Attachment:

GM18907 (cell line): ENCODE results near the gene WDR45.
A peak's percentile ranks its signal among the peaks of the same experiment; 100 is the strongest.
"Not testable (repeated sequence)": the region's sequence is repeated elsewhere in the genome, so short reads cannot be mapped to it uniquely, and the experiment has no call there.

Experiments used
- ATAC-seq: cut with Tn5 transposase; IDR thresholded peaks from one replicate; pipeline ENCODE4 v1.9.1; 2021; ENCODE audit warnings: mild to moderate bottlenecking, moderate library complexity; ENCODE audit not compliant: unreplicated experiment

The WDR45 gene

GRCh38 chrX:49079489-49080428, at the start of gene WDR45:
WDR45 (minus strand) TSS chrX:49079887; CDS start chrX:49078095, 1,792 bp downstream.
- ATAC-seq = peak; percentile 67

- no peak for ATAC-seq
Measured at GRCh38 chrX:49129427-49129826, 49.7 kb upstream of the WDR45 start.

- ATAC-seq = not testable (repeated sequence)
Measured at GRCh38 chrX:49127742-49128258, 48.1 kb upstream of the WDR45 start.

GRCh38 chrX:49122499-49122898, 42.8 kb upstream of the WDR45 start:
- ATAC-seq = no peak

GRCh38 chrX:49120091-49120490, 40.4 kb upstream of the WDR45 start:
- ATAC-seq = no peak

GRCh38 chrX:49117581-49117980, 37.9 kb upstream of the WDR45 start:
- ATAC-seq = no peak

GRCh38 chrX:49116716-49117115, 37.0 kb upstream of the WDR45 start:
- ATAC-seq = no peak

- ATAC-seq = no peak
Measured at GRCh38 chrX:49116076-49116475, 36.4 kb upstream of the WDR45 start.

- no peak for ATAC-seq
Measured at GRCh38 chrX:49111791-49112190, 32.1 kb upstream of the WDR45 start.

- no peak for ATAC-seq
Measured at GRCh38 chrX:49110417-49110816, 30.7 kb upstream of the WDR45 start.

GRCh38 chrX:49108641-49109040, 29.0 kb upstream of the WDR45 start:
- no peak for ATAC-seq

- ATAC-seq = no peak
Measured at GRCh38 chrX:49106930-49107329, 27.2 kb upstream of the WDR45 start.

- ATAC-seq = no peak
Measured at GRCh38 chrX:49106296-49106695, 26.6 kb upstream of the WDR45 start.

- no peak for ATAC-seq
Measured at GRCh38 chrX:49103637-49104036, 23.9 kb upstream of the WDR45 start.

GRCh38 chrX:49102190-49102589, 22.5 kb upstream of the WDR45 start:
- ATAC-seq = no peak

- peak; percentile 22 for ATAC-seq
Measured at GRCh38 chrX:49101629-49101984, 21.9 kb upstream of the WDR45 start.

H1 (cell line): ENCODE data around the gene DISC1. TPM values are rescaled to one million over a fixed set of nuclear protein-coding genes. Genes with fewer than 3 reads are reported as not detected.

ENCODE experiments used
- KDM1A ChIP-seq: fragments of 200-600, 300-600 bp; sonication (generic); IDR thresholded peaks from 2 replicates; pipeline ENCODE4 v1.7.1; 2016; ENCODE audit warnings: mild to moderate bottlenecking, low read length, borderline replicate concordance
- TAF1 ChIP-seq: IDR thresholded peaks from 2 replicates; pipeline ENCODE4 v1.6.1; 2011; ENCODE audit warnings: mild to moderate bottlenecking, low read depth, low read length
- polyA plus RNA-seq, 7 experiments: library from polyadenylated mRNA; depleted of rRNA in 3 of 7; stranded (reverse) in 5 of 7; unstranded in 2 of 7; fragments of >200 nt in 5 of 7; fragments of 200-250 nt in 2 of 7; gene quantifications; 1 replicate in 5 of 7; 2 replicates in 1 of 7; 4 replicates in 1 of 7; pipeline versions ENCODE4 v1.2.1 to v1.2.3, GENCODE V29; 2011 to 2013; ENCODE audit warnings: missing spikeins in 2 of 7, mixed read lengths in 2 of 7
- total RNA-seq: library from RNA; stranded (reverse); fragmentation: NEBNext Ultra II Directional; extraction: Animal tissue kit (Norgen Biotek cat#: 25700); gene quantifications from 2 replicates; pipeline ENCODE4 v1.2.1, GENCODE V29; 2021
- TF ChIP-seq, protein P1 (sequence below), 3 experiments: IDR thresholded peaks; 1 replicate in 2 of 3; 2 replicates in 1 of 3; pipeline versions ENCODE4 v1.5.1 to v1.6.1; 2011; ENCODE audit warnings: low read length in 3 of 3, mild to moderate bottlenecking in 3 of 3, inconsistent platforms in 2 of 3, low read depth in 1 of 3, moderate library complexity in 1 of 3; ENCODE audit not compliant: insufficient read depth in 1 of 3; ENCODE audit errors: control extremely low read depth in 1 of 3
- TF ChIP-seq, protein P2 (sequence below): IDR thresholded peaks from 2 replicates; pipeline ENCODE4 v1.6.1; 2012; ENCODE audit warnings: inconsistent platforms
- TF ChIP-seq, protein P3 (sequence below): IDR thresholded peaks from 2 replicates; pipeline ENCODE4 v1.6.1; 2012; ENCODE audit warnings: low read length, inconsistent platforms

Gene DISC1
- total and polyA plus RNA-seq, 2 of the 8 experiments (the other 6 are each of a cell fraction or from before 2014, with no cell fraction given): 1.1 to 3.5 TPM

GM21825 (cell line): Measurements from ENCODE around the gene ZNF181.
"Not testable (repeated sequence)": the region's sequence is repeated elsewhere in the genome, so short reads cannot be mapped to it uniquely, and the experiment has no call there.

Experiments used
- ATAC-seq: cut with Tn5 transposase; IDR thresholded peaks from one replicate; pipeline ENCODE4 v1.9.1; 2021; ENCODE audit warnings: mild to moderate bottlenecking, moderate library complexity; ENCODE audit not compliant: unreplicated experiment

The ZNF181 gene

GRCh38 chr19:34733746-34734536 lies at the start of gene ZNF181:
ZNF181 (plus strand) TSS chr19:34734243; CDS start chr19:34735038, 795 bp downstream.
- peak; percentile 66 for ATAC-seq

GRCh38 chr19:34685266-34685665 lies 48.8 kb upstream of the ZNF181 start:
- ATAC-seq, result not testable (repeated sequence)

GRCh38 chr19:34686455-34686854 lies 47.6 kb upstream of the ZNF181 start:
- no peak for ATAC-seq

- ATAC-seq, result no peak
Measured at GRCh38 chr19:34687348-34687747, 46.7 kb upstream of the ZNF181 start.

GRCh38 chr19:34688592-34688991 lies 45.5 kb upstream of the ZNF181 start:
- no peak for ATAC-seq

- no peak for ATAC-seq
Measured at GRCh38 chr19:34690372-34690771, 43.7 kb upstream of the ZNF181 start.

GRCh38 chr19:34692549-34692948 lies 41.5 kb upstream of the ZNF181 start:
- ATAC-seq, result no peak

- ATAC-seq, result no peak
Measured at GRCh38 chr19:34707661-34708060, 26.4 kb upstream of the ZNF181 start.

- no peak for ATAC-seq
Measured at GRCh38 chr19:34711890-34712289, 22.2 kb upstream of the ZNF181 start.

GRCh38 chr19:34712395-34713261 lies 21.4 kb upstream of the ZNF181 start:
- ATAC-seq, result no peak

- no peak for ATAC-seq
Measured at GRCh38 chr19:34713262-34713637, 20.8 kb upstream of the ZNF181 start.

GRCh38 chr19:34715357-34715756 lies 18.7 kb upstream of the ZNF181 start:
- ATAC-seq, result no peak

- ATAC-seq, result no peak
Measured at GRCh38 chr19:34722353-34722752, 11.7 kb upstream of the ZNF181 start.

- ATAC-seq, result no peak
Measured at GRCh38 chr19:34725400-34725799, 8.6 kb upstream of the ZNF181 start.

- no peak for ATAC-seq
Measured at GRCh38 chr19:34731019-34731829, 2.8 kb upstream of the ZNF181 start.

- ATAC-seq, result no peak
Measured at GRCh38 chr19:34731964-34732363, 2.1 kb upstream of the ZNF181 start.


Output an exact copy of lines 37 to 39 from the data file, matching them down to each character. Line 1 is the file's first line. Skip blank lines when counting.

- ATAC-seq = no peak

- peak; percentile 22 for ATAC-seq
Measured at GRCh38 chrX:49101629-49101984, 21.9 kb upstream of the WDR45 start.